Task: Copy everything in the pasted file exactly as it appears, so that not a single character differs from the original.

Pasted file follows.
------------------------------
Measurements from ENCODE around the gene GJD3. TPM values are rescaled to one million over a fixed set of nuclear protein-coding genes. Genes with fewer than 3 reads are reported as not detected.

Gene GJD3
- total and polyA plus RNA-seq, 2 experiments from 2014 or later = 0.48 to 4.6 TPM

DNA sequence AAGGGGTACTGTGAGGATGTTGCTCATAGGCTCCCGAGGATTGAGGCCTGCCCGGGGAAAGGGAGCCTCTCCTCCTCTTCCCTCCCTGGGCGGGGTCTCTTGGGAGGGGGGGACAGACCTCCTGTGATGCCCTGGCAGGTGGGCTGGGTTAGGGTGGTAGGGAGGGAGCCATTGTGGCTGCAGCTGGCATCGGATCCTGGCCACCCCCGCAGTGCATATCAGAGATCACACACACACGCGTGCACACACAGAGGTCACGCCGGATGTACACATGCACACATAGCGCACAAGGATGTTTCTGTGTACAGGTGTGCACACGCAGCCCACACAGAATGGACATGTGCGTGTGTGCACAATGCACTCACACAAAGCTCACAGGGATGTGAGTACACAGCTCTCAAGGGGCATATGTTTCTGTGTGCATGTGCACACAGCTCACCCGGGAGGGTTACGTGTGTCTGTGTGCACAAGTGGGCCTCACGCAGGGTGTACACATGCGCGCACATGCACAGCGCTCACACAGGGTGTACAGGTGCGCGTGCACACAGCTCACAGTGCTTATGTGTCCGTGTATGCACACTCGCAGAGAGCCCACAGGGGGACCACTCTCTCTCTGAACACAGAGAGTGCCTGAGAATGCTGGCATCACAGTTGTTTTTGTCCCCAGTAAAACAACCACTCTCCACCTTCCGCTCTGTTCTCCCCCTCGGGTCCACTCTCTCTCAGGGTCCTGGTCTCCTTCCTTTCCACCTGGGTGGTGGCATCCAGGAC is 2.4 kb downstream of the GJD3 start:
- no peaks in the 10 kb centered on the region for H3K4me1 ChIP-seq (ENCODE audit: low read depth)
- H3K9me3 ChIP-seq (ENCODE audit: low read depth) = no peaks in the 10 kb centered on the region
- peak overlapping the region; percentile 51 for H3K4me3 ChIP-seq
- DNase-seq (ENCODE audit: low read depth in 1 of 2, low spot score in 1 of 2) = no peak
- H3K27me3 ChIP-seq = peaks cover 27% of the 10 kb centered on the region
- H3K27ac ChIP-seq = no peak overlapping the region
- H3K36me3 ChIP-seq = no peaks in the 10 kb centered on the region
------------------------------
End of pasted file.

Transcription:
Measurements from ENCODE around the gene GJD3. TPM values are rescaled to one million over a fixed set of nuclear protein-coding genes. Genes with fewer than 3 reads are reported as not detected.

Gene GJD3
- total and polyA plus RNA-seq, 2 experiments from 2014 or later = 0.48 to 4.6 TPM

DNA sequence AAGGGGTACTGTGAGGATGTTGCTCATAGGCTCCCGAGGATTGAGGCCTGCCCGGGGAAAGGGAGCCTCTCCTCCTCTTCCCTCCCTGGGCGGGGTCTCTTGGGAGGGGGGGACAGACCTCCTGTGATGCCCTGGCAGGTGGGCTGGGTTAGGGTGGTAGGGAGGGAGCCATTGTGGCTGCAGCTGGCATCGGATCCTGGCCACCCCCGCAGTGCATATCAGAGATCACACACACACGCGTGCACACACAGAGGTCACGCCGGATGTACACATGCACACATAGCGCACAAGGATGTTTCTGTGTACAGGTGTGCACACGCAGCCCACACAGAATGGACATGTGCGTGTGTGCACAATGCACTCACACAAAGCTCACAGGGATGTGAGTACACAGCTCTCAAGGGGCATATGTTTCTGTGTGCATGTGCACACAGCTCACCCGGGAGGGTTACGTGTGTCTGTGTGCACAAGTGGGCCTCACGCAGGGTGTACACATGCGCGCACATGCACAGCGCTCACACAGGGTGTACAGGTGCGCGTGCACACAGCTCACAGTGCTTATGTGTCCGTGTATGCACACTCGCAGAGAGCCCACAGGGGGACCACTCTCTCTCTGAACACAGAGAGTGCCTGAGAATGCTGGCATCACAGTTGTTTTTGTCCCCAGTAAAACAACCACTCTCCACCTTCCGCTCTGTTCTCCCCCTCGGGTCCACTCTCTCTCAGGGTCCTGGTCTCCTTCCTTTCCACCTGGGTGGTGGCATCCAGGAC is 2.4 kb downstream of the GJD3 start:
- no peaks in the 10 kb centered on the region for H3K4me1 ChIP-seq (ENCODE audit: low read depth)
- H3K9me3 ChIP-seq (ENCODE audit: low read depth) = no peaks in the 10 kb centered on the region
- peak overlapping the region; percentile 51 for H3K4me3 ChIP-seq
- DNase-seq (ENCODE audit: low read depth in 1 of 2, low spot score in 1 of 2) = no peak
- H3K27me3 ChIP-seq = peaks cover 27% of the 10 kb centered on the region
- H3K27ac ChIP-seq = no peak overlapping the region
- H3K36me3 ChIP-seq = no peaks in the 10 kb centered on the region